The floods started at the end of July, but it is only in the past 2 weeks that the cost of the damage has increased exponentially with the flooding of Ayutthaya where some industrial estates have been affected. Now, Bangkok is preparing for floods in some areas later this week.
According to Thailand’s Commerce Minister Kittiratt Na-Ranong, “[t]his flooding is the worst in at least 50-60 years” (Bloomberg).
This statement is seemingly supported by one UN agency per Nirmal Ghosh in the Straits Times:
“Meteorologists have indicated that flooding in some of these countries is the worst in 50 years,” a bulletin from the United Nations Office for Coordination of Humanitarian Affairs (Unocha) said yesterday.
AP from yesterday:
Thailand is counting the multibillion dollar cost of nationwide flooding that has killed nearly 270 people and may yet cause more havoc as waters threaten to engulf the country’s capital.
Bank of Thailand Governor Prasarn Trairatvorakul said a preliminary estimate by the central bank shows economic losses from flooding that began in late July range from baht 60 billion to baht 80 billion ($1.9 billion to $2.6 billion).
That figure doesn’t include damages to assets or reconstruction costs and is expected to rise as the flood waters surge toward Bangkok, a city of about 10 million people. Some of its outlying areas are already under water.
Prime Minister Yingluck Shinawatra and Bangkok officials pleaded Tuesday with the city’s residents not to panic as workers raced to complete three critical flood walls with only one or two days to go before the already swollen river that winds through the capital bursts its banks.
Supermarket shelves have been cleared by shoppers of basic items like rice, bottled water, pork and chicken. Flood damage to agricultural land in the country’s north is expected to push up food prices, rice in particular.
The disaster is a further blow to Thailand’s electronics and auto industries, which have only just recovered from the production disruptions caused by the March 11 tsunami in Japan that knocked out suppliers of critical components. The dive in Thailand’s auto production caused the economy to shrink in the second quarter.
The flooding is the worst to hit the Southeast Asian nation in decades. About 8.2 million people in 60 of Thailand’s 77 provinces have been affected by floods and mudslides, and 30 provinces are currently inundated. Prolonged monsoon flooding, typhoons and storms have killed hundreds of people across Southeast Asia, China, Japan and South Asia in the last four months.
Moody’s Analytics economist Fred Gibson said economic losses from the flooding could be compounded if it spreads to the eastern seaboard province of Rayong where two thirds of Thai industry is located.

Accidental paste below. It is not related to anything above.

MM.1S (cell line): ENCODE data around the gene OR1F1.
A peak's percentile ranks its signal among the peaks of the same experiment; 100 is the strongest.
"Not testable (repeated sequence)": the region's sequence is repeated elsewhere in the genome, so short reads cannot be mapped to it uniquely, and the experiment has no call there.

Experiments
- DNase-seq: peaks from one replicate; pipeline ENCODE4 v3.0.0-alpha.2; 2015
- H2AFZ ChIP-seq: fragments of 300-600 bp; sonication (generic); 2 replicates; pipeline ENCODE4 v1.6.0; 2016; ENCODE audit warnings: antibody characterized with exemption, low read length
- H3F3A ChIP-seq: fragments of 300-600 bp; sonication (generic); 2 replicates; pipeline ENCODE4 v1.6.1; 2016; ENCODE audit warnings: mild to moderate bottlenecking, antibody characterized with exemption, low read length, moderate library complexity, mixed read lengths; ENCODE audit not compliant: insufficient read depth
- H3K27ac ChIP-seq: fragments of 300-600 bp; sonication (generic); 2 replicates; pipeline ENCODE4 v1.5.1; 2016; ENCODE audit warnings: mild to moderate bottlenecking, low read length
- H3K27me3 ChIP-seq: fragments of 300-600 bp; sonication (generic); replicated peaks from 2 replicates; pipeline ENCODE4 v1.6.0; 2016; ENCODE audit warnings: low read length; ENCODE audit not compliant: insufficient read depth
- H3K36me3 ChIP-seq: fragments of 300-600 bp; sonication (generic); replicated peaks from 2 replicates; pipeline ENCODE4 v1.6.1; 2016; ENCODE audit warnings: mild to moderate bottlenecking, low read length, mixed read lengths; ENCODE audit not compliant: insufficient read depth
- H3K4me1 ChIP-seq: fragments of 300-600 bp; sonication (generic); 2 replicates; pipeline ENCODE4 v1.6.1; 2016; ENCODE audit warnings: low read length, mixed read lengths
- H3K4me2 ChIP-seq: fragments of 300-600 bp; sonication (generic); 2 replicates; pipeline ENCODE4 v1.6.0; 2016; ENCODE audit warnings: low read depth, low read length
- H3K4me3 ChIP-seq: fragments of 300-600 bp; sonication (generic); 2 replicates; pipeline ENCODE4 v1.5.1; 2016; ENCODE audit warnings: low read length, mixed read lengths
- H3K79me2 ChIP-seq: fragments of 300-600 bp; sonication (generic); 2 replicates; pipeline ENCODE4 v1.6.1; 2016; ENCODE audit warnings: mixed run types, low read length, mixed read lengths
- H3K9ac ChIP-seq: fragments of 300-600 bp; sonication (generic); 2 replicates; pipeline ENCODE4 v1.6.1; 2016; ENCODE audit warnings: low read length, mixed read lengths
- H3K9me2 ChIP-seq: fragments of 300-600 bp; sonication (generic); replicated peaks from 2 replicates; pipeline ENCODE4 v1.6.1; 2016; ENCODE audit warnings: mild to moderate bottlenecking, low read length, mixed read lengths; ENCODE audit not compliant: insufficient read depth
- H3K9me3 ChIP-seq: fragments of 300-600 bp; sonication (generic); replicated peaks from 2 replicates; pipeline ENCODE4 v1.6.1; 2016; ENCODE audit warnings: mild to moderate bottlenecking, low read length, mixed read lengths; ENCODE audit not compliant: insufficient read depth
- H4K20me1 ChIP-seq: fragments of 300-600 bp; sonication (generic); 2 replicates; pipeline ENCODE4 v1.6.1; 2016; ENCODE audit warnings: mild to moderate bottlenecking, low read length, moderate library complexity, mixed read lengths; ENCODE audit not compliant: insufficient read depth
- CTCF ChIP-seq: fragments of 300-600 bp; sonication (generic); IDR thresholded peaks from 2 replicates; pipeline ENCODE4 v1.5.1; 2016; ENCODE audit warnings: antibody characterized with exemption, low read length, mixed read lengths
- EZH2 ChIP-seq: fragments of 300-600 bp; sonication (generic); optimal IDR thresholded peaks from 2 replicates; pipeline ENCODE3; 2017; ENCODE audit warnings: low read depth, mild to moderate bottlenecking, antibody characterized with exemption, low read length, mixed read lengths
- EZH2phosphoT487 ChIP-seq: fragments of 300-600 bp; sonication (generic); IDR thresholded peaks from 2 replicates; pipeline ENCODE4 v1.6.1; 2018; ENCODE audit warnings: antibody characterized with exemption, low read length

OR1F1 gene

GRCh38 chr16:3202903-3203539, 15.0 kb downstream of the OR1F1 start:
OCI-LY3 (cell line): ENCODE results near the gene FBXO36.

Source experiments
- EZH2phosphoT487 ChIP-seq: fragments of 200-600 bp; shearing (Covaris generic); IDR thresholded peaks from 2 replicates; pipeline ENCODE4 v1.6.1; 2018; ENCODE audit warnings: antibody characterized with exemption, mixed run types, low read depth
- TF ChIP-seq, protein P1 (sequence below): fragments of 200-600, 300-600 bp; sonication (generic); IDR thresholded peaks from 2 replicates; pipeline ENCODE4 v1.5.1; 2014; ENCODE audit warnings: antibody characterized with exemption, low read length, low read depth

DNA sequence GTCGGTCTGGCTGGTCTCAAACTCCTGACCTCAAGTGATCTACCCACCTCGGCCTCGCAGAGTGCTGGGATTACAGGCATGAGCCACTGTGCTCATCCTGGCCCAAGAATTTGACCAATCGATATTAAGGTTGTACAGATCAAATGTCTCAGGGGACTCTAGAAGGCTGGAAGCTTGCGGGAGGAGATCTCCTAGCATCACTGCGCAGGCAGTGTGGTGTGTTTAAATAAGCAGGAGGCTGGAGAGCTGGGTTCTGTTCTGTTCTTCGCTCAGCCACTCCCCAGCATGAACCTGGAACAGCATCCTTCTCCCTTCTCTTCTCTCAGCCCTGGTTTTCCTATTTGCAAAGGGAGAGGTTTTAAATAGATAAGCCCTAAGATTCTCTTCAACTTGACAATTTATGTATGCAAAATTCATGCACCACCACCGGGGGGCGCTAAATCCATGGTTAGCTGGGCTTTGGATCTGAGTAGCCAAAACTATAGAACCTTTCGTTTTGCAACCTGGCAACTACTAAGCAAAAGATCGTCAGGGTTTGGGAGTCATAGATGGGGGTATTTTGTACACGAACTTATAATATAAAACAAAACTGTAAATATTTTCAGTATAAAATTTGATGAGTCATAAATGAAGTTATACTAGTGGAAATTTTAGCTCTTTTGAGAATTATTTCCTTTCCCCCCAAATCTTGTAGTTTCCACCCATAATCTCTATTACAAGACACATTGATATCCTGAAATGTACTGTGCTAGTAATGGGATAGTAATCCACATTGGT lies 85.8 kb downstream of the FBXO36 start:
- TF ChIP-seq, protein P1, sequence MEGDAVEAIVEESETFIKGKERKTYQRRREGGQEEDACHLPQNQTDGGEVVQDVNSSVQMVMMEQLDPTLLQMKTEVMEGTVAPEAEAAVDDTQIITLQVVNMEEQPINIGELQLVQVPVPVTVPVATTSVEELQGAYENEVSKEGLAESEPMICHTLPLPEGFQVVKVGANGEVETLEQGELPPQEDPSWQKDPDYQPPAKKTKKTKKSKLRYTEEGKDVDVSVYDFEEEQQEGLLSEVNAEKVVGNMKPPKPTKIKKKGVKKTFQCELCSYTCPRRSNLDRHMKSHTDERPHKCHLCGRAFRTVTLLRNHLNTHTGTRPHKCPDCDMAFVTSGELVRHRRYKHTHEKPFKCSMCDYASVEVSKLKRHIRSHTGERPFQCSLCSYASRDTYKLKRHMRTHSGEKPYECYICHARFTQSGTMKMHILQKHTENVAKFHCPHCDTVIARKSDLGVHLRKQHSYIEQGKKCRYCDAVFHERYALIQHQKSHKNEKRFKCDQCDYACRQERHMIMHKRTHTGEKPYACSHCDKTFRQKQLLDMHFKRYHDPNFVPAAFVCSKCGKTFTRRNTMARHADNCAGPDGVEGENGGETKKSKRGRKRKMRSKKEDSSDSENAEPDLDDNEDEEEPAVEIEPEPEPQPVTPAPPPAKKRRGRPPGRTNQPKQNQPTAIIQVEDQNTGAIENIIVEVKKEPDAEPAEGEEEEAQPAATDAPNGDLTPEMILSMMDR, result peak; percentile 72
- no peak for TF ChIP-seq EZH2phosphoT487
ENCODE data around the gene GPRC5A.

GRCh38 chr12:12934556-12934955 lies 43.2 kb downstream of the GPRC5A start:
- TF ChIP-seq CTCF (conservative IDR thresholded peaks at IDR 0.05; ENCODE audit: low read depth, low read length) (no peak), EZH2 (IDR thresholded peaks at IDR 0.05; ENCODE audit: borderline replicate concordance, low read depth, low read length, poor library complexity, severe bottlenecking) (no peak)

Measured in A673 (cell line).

Honda Motor Co. said its Thai vehicle production has been suspended after two industrial estates in the historic capital of Ayutthaya, north of Bangkok, were inundated. Local media reported that hundreds of new Honda cars were submerged.
Damage to the Saharattananakorn industrial zone in Ayutthaya was estimated by the central bank at baht 25 billion to baht 30 billion.
Officials at the Agriculture Ministry said 2.9 million acres (1.17 million hectares) of rice fields might be damaged. Thailand, the world’s biggest rice exporter, has about 27 million acres planted with the staple grain.
Reuters has a story on the humantarian disaster:
Bangkok, much of which is only two metres (78 inches) above sea level, has seen only minor flooding but officials are preparing for worse this week and considering evacuation plans for some sections of the city of about 12 million people.
First Army Region Commander Lieutenant General Udomdej Sritabutr said three evacuation centres had been set up to support 7,000 evacuees in Ayutthaya province. At least 2,000 rescue workers have been sent to the area with nearly 1,000 boats and 155 trucks.
Ayutthaya provincial hall has been turned into a makeshift evacuation centre, packed with thousands in tents.
Bloomberg’s summary of the situation with focus on economic damages with Toyota temporarily shutting down production due to the lack of parts.
Floodwaters have swept across 60 of Thailand’s 77 provinces over the past two months, killing at least 281 people and swamping factories operated by Nidec Corp,. Honda Motor Co. and Canon Inc. The finance ministry this week cut its forecast for economic growth to 3.7 percent from 4 percent and said the disaster may cost 120 billion baht ($3.9 billion).
BP: Other Japanese companies are also affected – see this Bloomberg article – but economic assessment of damage continues to increase each day. Then again, as one Reuters article notes “[e]conomists are cutting forecasts for economic growth this year because of the floods but say reconstruction work will push up demand eventually, especially early next year”.
Tourism has largely been unaffected up until now per Reuters:
Despite the disruption to road and rail travel to the north, Tourism Minister Chumphol Silpa-archa played down the impact as he headed into a cabinet meeting on Tuesday.
“At least 39,000 foreign travellers are still coming to Thailand every day. They’re choosing to visit other areas and travel by air,” he told reporters.
To protect Bangkok’s Suvarnabhumi airport, the main international gateway into Thailand, a three-metre (9.8 ft) high earth dike was being reinforced.
BP: Then again, you always have to wonder whether it was a good idea to build the airport on a swamp although at least they have a plan in place….
While in recent days many countries have updated travel advisories that mention the flooding – see UK, Australia etc – and urge travelers to check information about the area they are going to, BP hasn’t seen from reading half a dozen of them any warnings advising not to travel to Thailand.
Will have some other posts as time permits on the political implications of the floods.